FIFA shows stance against racism24 June 2005

Anti-Discrimination action at FIFA Confederations Cup

Starting today with the quarter-finals of the FIFA World Youth Championship in the Netherlands and continuing on Saturday with the semi-finals of the Confederations Cup, FIFA will celebrate it’s 4th worldwide Anti-Discrimination Day.

The top teams of both tournaments will deliver a clear anti-racism message before kick-off. The activities will feature two main elements: a declaration read by the teams’ captains condemning and rejecting discrimination in football and in society, and the teams and match officials posing together with a large “Say No to Racism” banner.

In a circular letter to all 205 FIFA member associations FIFA General Secretary Urs Linsi is requesting to integrate these anti-discrimination elements into the official pre-match protocol of the next World Cup qualifier match.

Also the women’s world footballer Birgit Prinz who recently won the European Women’s Championship in England with Germany joins the campaign and is one of the FIFA ambassadors against racism. Thierry Henry, spearhead of Nike’s “Stand Up, Speak Up!” wristband campaign and FIFA’s captain of their newly created group of Ambassadors against Racism, also added his support for the initiative,
“If all parties involved in football join in condemning and acting against discrimination, there is hope for eradicating it from our sport. I commend the active participation of the teams in the Netherlands and Germany which shows the players' rejection of racism and their willingness to fight it.”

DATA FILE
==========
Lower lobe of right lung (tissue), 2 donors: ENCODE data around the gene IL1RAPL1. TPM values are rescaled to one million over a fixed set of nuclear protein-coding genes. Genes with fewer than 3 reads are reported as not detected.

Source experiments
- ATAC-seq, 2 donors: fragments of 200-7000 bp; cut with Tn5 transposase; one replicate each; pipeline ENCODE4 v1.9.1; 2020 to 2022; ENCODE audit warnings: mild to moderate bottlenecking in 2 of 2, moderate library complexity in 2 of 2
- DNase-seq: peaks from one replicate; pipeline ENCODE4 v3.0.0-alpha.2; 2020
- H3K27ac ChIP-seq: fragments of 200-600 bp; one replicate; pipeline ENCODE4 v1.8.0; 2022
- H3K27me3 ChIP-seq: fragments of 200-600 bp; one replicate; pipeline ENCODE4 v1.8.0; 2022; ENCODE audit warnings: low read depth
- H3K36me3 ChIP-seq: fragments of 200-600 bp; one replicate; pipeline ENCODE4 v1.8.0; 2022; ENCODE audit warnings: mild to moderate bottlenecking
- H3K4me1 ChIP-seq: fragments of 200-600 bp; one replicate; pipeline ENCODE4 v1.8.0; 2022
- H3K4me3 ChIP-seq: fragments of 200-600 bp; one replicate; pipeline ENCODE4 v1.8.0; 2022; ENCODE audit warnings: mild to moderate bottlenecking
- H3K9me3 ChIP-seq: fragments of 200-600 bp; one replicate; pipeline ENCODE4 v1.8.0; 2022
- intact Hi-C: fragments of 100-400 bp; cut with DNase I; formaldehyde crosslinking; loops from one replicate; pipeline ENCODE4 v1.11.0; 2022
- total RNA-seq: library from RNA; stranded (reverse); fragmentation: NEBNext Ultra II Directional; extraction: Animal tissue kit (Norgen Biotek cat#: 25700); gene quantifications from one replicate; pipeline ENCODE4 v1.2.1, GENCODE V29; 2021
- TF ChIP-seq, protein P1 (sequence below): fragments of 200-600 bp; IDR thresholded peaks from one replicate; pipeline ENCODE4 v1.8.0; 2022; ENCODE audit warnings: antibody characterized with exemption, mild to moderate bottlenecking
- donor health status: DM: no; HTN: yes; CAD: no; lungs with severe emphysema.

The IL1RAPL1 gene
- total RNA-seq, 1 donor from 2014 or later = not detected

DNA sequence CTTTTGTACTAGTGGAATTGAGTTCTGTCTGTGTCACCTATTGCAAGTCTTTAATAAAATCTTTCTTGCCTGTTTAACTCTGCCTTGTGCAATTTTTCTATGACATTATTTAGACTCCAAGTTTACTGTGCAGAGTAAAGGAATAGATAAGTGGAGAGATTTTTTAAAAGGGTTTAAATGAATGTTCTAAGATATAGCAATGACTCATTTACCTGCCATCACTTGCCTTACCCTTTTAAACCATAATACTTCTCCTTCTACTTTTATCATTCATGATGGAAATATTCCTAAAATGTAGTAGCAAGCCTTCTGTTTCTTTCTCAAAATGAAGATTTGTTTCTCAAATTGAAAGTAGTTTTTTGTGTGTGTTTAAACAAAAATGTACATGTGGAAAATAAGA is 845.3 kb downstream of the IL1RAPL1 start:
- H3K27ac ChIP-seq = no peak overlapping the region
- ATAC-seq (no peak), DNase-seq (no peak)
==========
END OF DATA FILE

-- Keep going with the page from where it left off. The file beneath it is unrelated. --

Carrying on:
In 2001, the FIFA Congress in Buenos Aires passed a resolution against discrimination which is now more pertinent than ever. Any action that affirms this resolution is seen as most welcome, especially after the high-profile international incidents that have occurred recently.
The network Football Against Racism in Europe (FARE) was strongly involved in the preparation of the conference and the resolution. FARE members spoke on the issue of racism and discrimination to the participants of the 205 member associations. At this conference FIFA decided to hold annually an international anti-discrimination day. Recently FIFA and FARE held talks to re-establish a closer partnership.

Daniela Conti, from the Italian FARE partner Unione Italiana Sport Per Tutti (UISP), said,
“FARE welcomes the new activities from FIFA. FIFA was at the forefront in the fight against racism in 2001. We are happy that they strengthen now the efforts to combat racism in the game.”

Social responsibility
FIFA President Joseph S. Blatter said,
“Football has a unique power that can and must be used to promote human development and peace and to expel discrimination from society. We are delighted to present our competitions not only as a sporting spectacle but also as a channel to raise awareness on the pressing social issues of our days. This is part of our social responsibility.”